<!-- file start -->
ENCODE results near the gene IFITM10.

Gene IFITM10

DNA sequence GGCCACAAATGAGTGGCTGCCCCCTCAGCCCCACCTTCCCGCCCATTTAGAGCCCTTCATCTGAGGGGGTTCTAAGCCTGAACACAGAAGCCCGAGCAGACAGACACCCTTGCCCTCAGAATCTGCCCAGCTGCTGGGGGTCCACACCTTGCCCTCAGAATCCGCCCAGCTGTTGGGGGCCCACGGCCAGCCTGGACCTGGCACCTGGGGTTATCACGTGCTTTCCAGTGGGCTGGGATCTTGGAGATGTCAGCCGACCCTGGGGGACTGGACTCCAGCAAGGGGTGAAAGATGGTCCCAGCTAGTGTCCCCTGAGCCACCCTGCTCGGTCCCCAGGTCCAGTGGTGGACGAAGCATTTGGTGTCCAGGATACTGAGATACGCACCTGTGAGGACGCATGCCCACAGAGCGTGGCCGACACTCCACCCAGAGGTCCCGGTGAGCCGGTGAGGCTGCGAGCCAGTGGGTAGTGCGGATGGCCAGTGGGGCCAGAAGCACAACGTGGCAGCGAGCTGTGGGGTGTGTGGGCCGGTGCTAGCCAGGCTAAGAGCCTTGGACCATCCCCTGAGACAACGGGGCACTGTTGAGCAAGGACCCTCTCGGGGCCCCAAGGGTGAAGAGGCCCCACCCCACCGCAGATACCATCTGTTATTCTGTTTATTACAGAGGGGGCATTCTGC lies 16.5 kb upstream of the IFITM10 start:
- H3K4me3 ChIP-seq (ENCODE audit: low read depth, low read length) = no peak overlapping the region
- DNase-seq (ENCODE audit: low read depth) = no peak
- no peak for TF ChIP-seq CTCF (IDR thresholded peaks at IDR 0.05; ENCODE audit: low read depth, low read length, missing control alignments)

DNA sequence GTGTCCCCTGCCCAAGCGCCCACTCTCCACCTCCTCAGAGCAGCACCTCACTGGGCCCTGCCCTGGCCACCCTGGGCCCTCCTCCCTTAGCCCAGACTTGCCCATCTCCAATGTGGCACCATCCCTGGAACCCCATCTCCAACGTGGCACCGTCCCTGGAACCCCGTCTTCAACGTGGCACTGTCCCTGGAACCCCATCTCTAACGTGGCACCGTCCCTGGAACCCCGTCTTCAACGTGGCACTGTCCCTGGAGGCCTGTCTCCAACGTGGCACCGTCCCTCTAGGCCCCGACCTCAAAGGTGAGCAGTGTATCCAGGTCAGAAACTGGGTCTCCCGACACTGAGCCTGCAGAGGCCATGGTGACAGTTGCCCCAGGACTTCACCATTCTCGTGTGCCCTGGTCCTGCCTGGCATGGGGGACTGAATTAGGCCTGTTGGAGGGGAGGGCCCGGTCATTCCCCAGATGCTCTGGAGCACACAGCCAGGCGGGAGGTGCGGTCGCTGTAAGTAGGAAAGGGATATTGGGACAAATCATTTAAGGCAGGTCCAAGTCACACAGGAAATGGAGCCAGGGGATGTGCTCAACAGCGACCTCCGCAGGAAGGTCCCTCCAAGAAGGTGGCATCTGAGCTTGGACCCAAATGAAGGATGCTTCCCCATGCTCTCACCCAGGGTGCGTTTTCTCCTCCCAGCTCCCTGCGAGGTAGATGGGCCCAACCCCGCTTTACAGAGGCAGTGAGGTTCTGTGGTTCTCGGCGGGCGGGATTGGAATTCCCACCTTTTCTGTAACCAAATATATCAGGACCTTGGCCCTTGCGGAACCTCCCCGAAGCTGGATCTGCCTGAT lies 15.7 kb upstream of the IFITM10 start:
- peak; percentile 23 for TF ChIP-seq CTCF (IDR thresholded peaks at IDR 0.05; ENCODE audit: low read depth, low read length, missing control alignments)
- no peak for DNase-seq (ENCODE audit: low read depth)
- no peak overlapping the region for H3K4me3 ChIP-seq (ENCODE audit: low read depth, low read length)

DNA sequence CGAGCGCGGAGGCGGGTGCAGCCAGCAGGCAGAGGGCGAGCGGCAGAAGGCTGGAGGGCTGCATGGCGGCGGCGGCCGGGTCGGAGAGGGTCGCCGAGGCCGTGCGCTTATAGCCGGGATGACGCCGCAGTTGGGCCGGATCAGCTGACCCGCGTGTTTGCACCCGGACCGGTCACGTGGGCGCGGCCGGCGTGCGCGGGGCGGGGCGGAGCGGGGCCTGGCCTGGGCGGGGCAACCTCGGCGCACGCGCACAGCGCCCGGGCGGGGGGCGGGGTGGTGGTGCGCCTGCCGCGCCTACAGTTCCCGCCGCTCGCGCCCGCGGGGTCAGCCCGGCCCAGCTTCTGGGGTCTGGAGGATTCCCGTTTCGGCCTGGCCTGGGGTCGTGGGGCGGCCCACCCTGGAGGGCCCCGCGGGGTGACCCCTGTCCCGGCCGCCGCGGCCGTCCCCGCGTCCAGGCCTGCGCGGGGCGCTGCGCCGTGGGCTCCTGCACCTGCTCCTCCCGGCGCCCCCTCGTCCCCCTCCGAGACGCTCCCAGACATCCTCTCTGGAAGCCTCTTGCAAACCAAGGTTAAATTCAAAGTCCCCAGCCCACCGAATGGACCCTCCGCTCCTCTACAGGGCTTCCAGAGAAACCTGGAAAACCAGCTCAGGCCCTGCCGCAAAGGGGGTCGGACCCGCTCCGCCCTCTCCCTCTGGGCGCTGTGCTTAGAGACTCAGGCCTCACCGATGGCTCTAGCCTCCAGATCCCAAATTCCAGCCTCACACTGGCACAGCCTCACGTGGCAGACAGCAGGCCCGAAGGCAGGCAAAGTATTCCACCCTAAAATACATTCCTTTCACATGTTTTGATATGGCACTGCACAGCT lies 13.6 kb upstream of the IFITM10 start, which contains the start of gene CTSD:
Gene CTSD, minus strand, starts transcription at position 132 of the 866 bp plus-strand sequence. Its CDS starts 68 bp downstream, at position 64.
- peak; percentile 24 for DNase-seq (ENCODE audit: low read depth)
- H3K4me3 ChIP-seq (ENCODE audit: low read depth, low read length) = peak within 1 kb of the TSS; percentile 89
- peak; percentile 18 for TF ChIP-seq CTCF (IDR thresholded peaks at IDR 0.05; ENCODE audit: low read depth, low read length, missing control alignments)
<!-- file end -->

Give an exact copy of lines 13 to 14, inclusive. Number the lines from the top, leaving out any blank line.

- peak; percentile 24 for DNase-seq (ENCODE audit: low read depth)
- H3K4me3 ChIP-seq (ENCODE audit: low read depth, low read length) = peak within 1 kb of the TSS; percentile 89